How does Car Sharing Affect your Personal Auto Policy?
Turo, formerly RelayRides, is a San Francisco based peer-to-peer car sharing company that allows private car owners to rent out their vehicles via an online and mobile interface. In 2017, according to Turo, four million users had registered to use the service and 170,000 privately owned cars were available for rental.
.Join Ellen Poole, Senior Advisor, Insurance Relations, as she discusses how Turo operates, how risk is handled in the peer to peer transaction, and what the future in this industry looks like.
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Turo is a car sharing marketplace where guests can book any car they want, wherever they want it, from a vibrant community of local hosts across the US, Canada, the UK, and Germany. Guests choose from a totally unique selection of nearby cars, while hosts earn extra money to offset the costs of car ownership.
A pioneer of the sharing economy and travel industry, Turo is a safe, supportive community over 10 million strong with more than 350,000 vehicles listed and over 850 unique makes and models. Whether it’s a truck to help out on moving day, a Mercedes-Benz for a luxurious weekend away, or a classic VW bus for a picture-perfect road trip, Turo lets you book cars that are part of a story, not a fleet.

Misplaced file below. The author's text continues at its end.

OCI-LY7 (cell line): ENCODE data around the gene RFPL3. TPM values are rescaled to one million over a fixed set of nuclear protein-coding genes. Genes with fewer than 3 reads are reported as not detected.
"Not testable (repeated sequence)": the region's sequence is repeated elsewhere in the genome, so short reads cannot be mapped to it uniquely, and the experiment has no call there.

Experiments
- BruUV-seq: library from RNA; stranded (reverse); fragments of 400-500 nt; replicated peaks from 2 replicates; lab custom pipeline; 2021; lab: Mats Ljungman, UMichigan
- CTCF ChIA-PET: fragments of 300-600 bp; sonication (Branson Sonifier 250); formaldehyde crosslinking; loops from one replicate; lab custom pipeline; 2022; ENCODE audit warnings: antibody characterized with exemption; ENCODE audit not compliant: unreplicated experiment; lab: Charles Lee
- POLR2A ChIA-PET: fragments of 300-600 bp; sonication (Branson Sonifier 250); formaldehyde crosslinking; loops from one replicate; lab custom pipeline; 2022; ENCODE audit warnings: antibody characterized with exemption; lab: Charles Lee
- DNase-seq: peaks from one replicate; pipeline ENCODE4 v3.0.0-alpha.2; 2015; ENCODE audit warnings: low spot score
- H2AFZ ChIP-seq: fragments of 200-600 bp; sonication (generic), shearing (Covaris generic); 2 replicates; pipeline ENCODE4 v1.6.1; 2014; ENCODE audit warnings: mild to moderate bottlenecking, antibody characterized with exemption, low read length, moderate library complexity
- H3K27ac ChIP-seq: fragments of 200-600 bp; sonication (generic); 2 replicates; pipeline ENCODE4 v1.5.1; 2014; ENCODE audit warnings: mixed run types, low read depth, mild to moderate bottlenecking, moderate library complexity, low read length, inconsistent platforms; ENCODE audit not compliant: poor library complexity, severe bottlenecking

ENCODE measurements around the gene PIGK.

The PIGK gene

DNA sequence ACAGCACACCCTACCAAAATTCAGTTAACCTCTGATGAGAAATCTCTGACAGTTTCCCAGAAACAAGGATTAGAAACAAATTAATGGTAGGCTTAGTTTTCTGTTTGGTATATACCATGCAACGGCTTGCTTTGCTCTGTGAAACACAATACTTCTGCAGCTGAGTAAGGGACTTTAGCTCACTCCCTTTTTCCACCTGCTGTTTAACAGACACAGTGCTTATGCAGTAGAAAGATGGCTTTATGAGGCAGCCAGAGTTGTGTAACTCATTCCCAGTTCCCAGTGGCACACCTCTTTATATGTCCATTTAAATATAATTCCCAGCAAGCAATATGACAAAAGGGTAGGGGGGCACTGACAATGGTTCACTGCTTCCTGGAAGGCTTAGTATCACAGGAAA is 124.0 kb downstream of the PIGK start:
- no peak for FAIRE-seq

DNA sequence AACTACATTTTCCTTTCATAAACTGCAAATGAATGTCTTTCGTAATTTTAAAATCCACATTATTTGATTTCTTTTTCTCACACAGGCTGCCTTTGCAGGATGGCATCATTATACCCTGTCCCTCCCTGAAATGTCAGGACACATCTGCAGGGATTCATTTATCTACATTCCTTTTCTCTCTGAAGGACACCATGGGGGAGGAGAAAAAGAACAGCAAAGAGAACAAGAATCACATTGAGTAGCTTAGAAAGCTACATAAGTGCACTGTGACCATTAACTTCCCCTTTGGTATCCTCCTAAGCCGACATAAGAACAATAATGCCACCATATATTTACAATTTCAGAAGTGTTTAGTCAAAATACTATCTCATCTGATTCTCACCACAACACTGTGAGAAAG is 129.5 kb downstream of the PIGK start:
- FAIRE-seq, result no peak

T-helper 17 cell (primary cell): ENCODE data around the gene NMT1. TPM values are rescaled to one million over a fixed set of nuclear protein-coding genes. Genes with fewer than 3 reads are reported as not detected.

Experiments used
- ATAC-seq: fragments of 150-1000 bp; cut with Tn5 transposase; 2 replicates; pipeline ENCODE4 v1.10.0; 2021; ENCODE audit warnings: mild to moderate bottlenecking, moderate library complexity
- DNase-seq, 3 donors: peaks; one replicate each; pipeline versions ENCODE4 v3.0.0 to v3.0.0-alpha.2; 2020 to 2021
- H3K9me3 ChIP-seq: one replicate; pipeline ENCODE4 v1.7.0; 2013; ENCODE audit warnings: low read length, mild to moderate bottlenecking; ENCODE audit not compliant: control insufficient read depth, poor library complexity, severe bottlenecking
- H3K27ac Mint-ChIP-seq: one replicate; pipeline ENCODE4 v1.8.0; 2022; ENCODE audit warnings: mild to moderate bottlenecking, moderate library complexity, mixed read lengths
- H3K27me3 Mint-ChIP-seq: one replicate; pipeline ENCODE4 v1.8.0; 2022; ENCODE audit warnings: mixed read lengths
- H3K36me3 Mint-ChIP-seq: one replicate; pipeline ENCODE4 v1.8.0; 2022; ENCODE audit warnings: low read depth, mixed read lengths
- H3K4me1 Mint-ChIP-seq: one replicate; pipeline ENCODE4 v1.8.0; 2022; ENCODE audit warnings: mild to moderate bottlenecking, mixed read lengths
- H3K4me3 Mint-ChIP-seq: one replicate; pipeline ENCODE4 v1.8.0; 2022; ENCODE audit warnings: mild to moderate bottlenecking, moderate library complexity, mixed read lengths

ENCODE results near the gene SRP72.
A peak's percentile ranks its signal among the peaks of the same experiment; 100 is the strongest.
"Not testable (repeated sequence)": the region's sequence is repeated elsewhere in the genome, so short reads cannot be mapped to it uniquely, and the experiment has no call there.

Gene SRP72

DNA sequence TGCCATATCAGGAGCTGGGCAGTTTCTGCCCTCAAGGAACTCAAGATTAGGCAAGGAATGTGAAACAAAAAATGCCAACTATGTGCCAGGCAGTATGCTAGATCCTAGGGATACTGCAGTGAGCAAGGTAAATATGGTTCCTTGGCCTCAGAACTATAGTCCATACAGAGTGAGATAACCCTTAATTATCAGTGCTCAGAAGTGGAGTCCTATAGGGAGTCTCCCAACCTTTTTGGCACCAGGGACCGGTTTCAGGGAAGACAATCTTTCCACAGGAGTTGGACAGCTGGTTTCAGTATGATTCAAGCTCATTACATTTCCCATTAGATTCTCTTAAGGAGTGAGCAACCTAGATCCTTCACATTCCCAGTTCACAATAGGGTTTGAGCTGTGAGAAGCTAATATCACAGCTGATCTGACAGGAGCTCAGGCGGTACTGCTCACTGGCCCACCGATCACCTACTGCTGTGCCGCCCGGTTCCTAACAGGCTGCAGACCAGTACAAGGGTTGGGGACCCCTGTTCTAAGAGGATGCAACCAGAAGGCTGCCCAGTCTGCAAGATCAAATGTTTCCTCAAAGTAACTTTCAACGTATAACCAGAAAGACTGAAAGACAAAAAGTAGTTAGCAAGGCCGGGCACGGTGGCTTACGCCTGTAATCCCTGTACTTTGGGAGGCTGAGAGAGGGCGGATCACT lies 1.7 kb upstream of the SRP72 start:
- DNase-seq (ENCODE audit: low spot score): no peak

More about the Presenter:
ELLEN POOLE, Senior Advisor, Insurance Relations
Ellen Poole recently became a consultant and lobbyist after almost 15 years at USAA as the assistant vice president for government relations for the southwestern United States. Prior to joining USAA, she spent 6 years as the CEO of the Arizona Bankers Association and three years as staff for the Arizona State Senate’s Banking and Insurance Committee. Ellen has practiced law with the Phoenix firm of Lewis and Roca (now Lewis Roca Rothgerber Christie), and her background also includes a 2 ½ year stint in the government relations department of the American Bankers Association in Washington, DC.
Ellen earned her law degree at George Washington University in Washington, D.C., where she was a member of the law review, and she holds two bachelor’s degrees from Virginia Tech. In her role at USAA, Ellen was on the board of the Rocky Mountain Insurance Information Association, serving as president one year and twice as chair of the New Mexico Insurers Council. She also served on both the boards of the Arizona Chamber of Commerce and the Colorado state chamber. She is a member of the bar in Arizona and the District of Columbia, and has twice taught a full-semester course in “Arizona Legislative Process” as an adjunct at the ASU College of Law.